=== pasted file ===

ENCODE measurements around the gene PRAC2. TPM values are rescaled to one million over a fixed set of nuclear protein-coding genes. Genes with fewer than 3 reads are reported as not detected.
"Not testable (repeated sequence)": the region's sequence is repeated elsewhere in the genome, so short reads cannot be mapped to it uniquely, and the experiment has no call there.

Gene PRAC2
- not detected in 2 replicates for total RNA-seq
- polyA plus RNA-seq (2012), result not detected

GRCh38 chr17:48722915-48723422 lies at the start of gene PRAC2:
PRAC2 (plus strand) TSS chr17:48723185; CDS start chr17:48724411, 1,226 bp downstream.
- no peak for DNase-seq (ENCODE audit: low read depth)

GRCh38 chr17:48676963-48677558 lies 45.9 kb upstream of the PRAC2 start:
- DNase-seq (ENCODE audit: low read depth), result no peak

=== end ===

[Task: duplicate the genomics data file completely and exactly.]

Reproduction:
ENCODE measurements around the gene PRAC2. TPM values are rescaled to one million over a fixed set of nuclear protein-coding genes. Genes with fewer than 3 reads are reported as not detected.
"Not testable (repeated sequence)": the region's sequence is repeated elsewhere in the genome, so short reads cannot be mapped to it uniquely, and the experiment has no call there.

Gene PRAC2
- not detected in 2 replicates for total RNA-seq
- polyA plus RNA-seq (2012), result not detected

GRCh38 chr17:48722915-48723422 lies at the start of gene PRAC2:
PRAC2 (plus strand) TSS chr17:48723185; CDS start chr17:48724411, 1,226 bp downstream.
- no peak for DNase-seq (ENCODE audit: low read depth)

GRCh38 chr17:48676963-48677558 lies 45.9 kb upstream of the PRAC2 start:
- DNase-seq (ENCODE audit: low read depth), result no peak